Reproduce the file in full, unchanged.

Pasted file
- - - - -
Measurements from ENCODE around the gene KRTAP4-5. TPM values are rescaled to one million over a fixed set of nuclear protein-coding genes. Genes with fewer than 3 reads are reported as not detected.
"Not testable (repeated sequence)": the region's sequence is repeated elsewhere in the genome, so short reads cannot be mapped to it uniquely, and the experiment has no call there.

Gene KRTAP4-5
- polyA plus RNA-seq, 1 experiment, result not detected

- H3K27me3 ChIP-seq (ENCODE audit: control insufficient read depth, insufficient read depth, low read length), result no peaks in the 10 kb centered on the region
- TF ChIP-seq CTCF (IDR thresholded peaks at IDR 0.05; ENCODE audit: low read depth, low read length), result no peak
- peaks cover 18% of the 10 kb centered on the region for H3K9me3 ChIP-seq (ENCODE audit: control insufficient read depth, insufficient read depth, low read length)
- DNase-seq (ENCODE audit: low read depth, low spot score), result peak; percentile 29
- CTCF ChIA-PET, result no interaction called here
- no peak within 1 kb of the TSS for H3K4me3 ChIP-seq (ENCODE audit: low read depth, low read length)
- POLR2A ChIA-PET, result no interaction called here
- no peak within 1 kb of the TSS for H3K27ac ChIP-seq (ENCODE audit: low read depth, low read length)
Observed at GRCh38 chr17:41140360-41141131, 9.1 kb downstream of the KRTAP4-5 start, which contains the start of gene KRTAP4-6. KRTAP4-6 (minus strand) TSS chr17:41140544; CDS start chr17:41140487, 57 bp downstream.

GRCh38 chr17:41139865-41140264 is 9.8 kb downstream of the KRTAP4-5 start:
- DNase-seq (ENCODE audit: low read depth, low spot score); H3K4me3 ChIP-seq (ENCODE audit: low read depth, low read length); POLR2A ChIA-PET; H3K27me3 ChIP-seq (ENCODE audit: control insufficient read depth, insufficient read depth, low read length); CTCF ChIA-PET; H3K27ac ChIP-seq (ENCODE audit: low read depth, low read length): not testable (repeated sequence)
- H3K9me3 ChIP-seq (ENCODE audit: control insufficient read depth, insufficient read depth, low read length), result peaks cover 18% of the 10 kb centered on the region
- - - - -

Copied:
Measurements from ENCODE around the gene KRTAP4-5. TPM values are rescaled to one million over a fixed set of nuclear protein-coding genes. Genes with fewer than 3 reads are reported as not detected.
"Not testable (repeated sequence)": the region's sequence is repeated elsewhere in the genome, so short reads cannot be mapped to it uniquely, and the experiment has no call there.

Gene KRTAP4-5
- polyA plus RNA-seq, 1 experiment, result not detected

- H3K27me3 ChIP-seq (ENCODE audit: control insufficient read depth, insufficient read depth, low read length), result no peaks in the 10 kb centered on the region
- TF ChIP-seq CTCF (IDR thresholded peaks at IDR 0.05; ENCODE audit: low read depth, low read length), result no peak
- peaks cover 18% of the 10 kb centered on the region for H3K9me3 ChIP-seq (ENCODE audit: control insufficient read depth, insufficient read depth, low read length)
- DNase-seq (ENCODE audit: low read depth, low spot score), result peak; percentile 29
- CTCF ChIA-PET, result no interaction called here
- no peak within 1 kb of the TSS for H3K4me3 ChIP-seq (ENCODE audit: low read depth, low read length)
- POLR2A ChIA-PET, result no interaction called here
- no peak within 1 kb of the TSS for H3K27ac ChIP-seq (ENCODE audit: low read depth, low read length)
Observed at GRCh38 chr17:41140360-41141131, 9.1 kb downstream of the KRTAP4-5 start, which contains the start of gene KRTAP4-6. KRTAP4-6 (minus strand) TSS chr17:41140544; CDS start chr17:41140487, 57 bp downstream.

GRCh38 chr17:41139865-41140264 is 9.8 kb downstream of the KRTAP4-5 start:
- DNase-seq (ENCODE audit: low read depth, low spot score); H3K4me3 ChIP-seq (ENCODE audit: low read depth, low read length); POLR2A ChIA-PET; H3K27me3 ChIP-seq (ENCODE audit: control insufficient read depth, insufficient read depth, low read length); CTCF ChIA-PET; H3K27ac ChIP-seq (ENCODE audit: low read depth, low read length): not testable (repeated sequence)
- H3K9me3 ChIP-seq (ENCODE audit: control insufficient read depth, insufficient read depth, low read length), result peaks cover 18% of the 10 kb centered on the region